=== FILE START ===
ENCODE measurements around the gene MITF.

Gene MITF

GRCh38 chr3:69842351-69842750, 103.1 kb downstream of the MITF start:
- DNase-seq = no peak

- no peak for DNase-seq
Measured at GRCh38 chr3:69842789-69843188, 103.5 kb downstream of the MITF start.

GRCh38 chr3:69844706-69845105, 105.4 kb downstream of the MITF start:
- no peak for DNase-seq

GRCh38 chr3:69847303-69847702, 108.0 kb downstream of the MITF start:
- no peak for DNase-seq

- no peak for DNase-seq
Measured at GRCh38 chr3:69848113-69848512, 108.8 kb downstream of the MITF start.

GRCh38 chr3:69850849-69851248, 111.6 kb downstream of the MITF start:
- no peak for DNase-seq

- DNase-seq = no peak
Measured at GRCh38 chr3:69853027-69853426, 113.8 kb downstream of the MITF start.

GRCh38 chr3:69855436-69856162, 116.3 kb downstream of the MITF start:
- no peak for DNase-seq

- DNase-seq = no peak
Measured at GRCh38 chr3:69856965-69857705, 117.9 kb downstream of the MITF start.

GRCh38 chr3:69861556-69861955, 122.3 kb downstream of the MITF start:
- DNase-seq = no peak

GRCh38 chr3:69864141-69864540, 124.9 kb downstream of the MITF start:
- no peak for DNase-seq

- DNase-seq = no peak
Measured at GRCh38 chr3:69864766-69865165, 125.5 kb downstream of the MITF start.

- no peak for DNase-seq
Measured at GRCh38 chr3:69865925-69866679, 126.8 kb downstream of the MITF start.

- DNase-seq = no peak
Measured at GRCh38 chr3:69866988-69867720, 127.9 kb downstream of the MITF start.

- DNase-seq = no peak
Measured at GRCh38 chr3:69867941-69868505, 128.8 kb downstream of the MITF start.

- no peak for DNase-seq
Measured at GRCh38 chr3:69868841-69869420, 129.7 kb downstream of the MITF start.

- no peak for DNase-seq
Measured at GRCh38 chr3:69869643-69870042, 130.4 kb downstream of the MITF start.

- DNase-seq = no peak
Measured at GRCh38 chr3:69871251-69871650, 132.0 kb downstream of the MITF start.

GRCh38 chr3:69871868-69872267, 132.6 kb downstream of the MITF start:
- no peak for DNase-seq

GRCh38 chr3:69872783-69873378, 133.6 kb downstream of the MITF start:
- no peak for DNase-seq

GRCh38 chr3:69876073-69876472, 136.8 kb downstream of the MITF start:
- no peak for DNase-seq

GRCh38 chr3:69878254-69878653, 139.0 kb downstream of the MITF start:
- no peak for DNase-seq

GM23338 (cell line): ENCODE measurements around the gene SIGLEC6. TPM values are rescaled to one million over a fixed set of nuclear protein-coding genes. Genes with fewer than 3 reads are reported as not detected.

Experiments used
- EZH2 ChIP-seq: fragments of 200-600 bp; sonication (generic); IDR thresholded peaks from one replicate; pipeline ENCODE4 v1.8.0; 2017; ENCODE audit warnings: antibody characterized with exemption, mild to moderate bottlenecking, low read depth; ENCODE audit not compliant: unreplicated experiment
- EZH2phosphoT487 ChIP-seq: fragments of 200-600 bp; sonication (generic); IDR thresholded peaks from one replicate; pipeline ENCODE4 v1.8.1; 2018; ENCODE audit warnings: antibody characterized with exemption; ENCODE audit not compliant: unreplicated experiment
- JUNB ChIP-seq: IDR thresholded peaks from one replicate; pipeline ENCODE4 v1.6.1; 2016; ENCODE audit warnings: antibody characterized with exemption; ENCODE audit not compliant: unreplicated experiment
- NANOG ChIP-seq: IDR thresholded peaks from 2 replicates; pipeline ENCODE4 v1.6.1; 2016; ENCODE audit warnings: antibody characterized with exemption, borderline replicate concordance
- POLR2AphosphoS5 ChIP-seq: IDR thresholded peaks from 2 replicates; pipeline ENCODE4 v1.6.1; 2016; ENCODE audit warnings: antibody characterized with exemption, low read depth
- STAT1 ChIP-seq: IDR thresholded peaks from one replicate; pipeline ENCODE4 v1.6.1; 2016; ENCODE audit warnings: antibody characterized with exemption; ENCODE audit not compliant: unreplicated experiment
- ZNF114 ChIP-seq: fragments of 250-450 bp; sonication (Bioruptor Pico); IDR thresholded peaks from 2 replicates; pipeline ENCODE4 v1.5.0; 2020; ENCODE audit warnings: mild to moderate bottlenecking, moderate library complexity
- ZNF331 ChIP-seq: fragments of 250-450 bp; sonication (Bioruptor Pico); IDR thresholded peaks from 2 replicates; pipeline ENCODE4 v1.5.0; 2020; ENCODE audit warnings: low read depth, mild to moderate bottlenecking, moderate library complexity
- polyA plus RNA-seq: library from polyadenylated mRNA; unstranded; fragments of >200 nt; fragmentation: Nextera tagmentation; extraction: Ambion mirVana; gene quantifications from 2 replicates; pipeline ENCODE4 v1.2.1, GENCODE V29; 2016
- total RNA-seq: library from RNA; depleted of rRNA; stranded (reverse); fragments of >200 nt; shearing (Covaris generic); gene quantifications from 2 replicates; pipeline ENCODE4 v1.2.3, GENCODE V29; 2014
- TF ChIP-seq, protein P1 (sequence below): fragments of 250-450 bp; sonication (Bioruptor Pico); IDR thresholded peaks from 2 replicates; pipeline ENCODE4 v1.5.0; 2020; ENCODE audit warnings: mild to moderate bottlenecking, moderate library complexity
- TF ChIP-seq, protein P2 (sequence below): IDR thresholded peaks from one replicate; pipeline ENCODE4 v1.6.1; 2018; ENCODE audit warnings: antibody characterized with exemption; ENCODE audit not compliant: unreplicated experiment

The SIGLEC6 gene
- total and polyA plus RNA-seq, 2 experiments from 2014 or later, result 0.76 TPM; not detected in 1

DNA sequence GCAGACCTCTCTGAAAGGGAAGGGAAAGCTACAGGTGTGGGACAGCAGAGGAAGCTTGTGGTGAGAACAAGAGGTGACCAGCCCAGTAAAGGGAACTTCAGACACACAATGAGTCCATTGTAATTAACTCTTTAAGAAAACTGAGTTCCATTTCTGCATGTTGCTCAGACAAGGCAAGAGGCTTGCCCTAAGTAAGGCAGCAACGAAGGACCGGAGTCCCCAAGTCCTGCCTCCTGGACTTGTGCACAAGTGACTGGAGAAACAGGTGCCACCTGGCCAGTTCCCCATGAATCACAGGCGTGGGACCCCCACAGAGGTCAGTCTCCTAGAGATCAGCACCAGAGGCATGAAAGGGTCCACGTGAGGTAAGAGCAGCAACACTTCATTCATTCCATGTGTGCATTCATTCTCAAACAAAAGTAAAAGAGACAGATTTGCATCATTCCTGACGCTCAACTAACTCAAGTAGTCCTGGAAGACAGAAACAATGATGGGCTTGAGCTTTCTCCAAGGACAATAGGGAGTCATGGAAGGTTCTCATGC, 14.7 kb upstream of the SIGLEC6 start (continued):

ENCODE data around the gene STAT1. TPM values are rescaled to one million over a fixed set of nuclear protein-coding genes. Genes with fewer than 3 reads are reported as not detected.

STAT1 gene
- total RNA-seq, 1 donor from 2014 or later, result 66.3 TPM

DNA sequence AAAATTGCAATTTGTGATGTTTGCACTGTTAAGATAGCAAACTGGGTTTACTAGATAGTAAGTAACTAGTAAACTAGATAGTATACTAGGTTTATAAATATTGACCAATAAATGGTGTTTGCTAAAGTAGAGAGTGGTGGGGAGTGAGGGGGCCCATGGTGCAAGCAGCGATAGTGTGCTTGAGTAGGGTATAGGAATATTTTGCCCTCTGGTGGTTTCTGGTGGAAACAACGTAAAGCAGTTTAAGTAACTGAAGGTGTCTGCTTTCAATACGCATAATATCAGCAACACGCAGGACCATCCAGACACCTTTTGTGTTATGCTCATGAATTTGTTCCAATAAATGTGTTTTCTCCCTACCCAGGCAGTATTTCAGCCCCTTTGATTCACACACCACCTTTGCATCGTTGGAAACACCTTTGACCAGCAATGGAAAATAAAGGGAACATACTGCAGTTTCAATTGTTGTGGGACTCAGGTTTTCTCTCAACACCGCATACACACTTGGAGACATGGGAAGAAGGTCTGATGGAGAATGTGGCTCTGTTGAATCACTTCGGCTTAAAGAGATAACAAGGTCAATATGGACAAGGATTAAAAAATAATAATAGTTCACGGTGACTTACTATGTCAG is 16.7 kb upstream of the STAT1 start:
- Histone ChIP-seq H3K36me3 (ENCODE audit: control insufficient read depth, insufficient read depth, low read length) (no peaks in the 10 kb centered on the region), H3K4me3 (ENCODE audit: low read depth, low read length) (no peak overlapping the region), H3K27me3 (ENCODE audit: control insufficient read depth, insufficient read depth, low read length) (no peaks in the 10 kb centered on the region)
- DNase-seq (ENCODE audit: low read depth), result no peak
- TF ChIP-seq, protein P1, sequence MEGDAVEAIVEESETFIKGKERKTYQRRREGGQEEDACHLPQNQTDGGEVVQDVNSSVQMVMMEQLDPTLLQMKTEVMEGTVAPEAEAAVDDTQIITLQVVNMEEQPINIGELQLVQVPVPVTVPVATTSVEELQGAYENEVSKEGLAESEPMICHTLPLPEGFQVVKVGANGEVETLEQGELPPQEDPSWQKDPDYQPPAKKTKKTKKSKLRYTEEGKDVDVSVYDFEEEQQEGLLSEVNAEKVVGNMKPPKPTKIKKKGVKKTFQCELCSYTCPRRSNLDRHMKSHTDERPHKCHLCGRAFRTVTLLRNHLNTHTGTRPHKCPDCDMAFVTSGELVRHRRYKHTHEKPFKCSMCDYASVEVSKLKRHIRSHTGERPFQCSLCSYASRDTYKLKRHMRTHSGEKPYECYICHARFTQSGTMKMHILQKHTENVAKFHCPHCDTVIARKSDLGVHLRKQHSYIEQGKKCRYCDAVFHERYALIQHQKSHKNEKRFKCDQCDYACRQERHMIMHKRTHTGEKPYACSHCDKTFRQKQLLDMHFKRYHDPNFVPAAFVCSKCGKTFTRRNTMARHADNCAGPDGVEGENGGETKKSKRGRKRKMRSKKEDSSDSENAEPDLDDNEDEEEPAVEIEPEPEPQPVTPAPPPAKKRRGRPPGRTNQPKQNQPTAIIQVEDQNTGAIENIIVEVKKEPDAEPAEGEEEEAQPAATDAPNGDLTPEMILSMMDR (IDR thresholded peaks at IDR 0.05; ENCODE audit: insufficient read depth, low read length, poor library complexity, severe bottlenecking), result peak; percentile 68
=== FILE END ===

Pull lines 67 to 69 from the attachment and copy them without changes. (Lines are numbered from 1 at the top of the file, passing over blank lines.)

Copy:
DNA sequence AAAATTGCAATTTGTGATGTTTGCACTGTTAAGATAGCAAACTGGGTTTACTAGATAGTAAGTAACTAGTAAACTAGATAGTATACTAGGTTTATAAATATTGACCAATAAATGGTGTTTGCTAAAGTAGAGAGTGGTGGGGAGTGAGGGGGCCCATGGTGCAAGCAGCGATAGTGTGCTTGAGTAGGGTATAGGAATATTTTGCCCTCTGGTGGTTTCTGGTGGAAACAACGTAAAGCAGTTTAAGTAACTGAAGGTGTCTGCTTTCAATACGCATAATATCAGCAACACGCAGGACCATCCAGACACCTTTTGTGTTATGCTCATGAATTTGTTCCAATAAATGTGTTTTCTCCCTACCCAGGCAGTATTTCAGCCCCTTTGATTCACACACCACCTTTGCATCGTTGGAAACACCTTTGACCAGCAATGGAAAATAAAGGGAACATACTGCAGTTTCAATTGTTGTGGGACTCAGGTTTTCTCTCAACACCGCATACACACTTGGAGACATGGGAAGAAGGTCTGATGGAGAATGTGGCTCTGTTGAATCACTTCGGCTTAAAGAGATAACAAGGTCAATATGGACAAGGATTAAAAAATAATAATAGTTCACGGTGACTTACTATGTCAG is 16.7 kb upstream of the STAT1 start:
- Histone ChIP-seq H3K36me3 (ENCODE audit: control insufficient read depth, insufficient read depth, low read length) (no peaks in the 10 kb centered on the region), H3K4me3 (ENCODE audit: low read depth, low read length) (no peak overlapping the region), H3K27me3 (ENCODE audit: control insufficient read depth, insufficient read depth, low read length) (no peaks in the 10 kb centered on the region)
- DNase-seq (ENCODE audit: low read depth), result no peak